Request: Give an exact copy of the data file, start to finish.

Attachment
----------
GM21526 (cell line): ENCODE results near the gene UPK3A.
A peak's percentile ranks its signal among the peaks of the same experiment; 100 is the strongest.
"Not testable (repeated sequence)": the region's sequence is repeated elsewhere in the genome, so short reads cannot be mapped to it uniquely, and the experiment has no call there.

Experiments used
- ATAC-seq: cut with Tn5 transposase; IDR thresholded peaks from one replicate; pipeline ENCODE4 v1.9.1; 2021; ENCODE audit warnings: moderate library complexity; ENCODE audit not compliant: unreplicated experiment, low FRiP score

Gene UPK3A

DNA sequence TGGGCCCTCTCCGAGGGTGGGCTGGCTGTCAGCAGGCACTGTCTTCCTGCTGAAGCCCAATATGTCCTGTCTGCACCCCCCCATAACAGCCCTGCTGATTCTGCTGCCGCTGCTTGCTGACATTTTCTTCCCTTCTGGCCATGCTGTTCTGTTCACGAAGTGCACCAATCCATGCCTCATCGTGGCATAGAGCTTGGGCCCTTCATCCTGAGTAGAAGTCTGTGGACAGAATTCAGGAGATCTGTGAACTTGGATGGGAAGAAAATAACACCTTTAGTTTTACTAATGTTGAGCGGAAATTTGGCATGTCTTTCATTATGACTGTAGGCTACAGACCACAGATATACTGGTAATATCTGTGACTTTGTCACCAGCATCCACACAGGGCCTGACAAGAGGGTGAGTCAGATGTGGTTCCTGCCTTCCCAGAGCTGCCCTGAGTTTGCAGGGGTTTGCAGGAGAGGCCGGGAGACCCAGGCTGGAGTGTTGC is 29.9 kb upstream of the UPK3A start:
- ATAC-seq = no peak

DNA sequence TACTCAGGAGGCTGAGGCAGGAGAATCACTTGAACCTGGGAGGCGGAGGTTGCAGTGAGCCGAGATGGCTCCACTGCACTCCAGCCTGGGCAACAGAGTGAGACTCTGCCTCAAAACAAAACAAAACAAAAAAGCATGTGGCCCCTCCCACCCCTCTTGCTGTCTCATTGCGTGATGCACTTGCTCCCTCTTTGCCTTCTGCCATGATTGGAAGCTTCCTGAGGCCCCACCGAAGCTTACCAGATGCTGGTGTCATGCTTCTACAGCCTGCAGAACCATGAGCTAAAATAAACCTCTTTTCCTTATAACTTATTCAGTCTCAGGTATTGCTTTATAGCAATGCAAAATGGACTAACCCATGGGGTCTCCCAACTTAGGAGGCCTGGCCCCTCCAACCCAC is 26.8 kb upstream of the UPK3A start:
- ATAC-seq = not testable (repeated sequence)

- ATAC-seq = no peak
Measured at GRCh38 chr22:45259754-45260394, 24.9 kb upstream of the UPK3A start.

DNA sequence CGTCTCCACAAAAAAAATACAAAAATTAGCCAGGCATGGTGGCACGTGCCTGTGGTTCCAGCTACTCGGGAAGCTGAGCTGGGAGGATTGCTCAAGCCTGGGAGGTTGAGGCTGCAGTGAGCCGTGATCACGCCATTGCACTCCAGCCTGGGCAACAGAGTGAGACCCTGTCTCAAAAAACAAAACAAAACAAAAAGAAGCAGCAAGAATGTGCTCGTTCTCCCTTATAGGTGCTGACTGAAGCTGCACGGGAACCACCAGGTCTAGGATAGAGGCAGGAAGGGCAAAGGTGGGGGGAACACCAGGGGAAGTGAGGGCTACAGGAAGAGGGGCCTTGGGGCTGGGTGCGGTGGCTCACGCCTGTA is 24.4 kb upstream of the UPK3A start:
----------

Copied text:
GM21526 (cell line): ENCODE results near the gene UPK3A.
A peak's percentile ranks its signal among the peaks of the same experiment; 100 is the strongest.
"Not testable (repeated sequence)": the region's sequence is repeated elsewhere in the genome, so short reads cannot be mapped to it uniquely, and the experiment has no call there.

Experiments used
- ATAC-seq: cut with Tn5 transposase; IDR thresholded peaks from one replicate; pipeline ENCODE4 v1.9.1; 2021; ENCODE audit warnings: moderate library complexity; ENCODE audit not compliant: unreplicated experiment, low FRiP score

Gene UPK3A

DNA sequence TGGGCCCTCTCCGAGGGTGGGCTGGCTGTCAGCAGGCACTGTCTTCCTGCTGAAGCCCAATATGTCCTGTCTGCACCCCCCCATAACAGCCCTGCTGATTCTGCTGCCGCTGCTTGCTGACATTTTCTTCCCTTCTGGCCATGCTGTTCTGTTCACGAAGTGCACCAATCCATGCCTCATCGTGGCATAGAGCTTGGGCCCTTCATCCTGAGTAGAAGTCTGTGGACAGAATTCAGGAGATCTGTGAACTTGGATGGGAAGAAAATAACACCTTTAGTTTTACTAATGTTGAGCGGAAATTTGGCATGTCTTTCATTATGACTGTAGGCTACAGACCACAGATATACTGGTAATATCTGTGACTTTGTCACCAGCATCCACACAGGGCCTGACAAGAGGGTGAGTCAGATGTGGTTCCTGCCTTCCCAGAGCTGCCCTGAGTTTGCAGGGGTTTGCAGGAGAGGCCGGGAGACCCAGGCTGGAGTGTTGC is 29.9 kb upstream of the UPK3A start:
- ATAC-seq = no peak

DNA sequence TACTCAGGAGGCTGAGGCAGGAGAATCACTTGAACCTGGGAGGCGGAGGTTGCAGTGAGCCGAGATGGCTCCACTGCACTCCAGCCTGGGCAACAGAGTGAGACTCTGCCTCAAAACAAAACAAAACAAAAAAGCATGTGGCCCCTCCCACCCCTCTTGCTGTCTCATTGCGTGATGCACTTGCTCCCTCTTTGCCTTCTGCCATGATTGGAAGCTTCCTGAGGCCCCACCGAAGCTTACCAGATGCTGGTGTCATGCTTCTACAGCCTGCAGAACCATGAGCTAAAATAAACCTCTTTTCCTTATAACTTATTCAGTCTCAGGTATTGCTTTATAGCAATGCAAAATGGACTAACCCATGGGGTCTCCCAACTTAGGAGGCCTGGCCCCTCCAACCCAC is 26.8 kb upstream of the UPK3A start:
- ATAC-seq = not testable (repeated sequence)

- ATAC-seq = no peak
Measured at GRCh38 chr22:45259754-45260394, 24.9 kb upstream of the UPK3A start.

DNA sequence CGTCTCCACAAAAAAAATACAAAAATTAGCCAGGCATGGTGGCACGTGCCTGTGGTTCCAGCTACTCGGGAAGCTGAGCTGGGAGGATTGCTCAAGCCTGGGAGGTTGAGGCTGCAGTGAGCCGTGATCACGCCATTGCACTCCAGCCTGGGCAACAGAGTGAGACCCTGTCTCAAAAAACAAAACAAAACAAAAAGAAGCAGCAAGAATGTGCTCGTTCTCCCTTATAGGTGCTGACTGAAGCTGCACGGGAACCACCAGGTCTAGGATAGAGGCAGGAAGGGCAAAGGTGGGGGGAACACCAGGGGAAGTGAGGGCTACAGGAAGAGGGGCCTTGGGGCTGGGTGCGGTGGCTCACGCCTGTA is 24.4 kb upstream of the UPK3A start: